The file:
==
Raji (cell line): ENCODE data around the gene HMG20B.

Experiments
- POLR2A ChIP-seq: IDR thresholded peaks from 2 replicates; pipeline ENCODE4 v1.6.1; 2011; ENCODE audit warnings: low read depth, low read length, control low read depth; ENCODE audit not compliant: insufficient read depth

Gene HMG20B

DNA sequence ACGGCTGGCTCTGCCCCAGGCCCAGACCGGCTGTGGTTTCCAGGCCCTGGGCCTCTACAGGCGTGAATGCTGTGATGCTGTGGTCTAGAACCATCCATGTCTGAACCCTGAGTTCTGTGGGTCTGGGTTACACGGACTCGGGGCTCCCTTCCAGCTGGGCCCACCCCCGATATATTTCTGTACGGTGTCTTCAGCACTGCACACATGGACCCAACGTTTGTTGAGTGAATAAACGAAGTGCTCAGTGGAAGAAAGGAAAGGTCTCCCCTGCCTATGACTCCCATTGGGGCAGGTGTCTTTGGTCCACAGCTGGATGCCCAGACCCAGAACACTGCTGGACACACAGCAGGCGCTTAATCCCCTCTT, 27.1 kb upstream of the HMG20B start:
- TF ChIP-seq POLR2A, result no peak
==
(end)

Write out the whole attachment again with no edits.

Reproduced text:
Raji (cell line): ENCODE data around the gene HMG20B.

Experiments
- POLR2A ChIP-seq: IDR thresholded peaks from 2 replicates; pipeline ENCODE4 v1.6.1; 2011; ENCODE audit warnings: low read depth, low read length, control low read depth; ENCODE audit not compliant: insufficient read depth

Gene HMG20B

DNA sequence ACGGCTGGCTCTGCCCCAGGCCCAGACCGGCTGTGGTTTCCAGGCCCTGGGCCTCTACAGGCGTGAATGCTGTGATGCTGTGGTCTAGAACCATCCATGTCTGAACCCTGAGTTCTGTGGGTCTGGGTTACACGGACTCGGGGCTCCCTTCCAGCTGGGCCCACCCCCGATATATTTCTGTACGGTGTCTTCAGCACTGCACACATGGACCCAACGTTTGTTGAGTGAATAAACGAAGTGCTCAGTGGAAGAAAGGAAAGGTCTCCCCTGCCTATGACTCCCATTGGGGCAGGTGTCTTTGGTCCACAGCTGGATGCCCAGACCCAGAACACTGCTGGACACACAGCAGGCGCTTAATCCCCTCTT, 27.1 kb upstream of the HMG20B start:
- TF ChIP-seq POLR2A, result no peak